Nearing Life’s End . . .

Phra Ajaan Chah writes to an older person nearing the end of their life. The essence of the teaching includes: remain aware, don’t hang on to anything, let go, and surrender to the way things are. Specifically, heCemetery covers the following points with them:

  • Let go the fabrications of life.
  • Train the mind to let go, and leave things be.
  • Realize that nothing in this world is lasting.
  • Beware of false suppositions.
  • Know that wrong view creates suffering.
  • Remember that awareness is your refuge.
  • Remain aware, awake, and serene
  • Be aware and let go.
  • Think with discernment; be aware with discernment.
  • Let preoccupations go.
  • Don’t cling to fabrications.
  • Remember your real home: The presence of peace.
  • See the arising and passing away of fabrications.
  • Accept change.
  • See birth, aging, illness, and death in perspective.
  • Let things be the way they are . . . let go.
  • See how everything is getting ready to leave.
  • Recognize inconstancy, stress, and not-self.
  • See the Dhamma.
  • Value disenchantment – the heart sobering up.
  • See the constant.
  • Let the mind be at peace.
  • Be ready for when parents become children again.
  • Show heartfelt benefaction and gratitude.

Our Real Home

Namo tassa bhagavato arahato samma-sambuddhassa.
Homage to the Blessed One, the Worthy One, the Rightly Self-awakened One.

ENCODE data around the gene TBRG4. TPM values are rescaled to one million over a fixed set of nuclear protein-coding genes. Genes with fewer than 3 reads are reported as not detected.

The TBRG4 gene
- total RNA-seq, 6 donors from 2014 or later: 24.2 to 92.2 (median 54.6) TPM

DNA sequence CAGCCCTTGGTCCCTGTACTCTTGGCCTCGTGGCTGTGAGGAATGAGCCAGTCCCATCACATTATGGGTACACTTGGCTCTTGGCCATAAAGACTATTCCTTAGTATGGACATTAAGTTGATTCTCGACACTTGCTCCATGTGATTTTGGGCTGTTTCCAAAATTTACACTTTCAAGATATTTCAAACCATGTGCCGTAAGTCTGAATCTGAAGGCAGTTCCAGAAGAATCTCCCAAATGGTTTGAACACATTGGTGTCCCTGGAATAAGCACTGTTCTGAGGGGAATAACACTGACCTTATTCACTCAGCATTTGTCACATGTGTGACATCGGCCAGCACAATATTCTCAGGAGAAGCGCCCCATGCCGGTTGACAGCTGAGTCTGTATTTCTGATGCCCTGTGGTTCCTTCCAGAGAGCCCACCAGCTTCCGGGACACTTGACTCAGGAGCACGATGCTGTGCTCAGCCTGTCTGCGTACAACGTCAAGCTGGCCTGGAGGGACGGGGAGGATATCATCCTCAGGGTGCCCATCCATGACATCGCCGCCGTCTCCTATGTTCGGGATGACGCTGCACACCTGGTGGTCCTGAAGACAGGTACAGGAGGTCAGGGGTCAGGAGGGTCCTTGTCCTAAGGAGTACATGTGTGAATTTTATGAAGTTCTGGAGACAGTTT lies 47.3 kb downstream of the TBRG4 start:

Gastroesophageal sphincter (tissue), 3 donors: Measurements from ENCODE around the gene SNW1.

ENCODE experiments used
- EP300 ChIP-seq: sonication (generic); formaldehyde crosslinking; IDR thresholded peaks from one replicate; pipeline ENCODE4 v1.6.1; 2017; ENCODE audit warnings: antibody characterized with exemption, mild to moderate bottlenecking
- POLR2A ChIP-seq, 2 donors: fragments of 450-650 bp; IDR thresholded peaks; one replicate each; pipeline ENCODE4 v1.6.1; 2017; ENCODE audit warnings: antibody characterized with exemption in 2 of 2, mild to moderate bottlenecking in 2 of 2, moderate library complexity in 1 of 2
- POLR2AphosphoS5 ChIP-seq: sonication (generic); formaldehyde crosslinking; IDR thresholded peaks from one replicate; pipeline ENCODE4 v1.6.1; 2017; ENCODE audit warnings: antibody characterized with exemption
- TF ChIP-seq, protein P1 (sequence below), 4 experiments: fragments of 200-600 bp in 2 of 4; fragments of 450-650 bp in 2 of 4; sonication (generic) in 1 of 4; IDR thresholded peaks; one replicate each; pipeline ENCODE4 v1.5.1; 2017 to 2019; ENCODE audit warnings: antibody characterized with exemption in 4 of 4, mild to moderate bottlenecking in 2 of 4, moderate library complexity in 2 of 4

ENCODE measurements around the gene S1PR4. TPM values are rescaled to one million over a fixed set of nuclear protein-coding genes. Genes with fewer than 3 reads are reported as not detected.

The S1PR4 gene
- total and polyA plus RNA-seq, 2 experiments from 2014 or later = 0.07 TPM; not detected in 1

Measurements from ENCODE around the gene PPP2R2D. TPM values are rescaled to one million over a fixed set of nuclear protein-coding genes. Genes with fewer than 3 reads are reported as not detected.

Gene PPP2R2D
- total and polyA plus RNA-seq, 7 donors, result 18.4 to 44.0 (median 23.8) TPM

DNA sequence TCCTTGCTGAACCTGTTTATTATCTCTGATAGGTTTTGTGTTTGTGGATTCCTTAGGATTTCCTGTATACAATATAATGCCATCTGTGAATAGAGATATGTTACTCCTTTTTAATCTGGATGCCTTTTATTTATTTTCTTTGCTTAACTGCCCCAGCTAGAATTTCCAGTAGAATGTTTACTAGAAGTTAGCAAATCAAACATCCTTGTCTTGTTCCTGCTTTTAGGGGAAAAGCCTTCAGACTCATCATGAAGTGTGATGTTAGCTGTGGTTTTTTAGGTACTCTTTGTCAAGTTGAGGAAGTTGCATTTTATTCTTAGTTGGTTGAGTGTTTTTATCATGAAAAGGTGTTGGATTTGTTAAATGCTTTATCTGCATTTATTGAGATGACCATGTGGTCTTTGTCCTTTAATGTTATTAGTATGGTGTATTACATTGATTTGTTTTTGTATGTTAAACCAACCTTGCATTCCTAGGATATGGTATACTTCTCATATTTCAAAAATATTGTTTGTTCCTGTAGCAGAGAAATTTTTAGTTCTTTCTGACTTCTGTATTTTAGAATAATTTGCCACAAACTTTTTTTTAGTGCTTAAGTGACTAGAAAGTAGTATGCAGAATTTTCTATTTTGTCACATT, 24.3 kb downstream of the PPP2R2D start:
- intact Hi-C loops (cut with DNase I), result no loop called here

Silena sugatim yanti: Through virtue they go to a good destination.
Silena bhogasampada: Through virtue there’s consummation of wealth.
Silena nibbutim yanti: Through virtue they go to nibbana.
Tasma silam visodhaye: So virtue should be purified.

Now, Grandma, set your heart on listening respectfully to the Dhamma, which is the teaching of the Buddha. While I’m teaching you the Dhamma, be as attentive as if the Buddha himself were sitting right in front of you. Close your eyes and set your heart on making your mind one. Bring the Buddha, Dhamma, and Sangha into your heart as a way of showing the Buddha respect.

Today I haven’t brought you a gift of any substance, aside from the Dhamma of the Buddha. This is my last gift to you, so please accept it.

You should understand that even the Buddha — with all his virtues and perfections — couldn’t avoid the weakening that comes with aging. When he reached the age you are, he let go. He let go of the fabrications of life.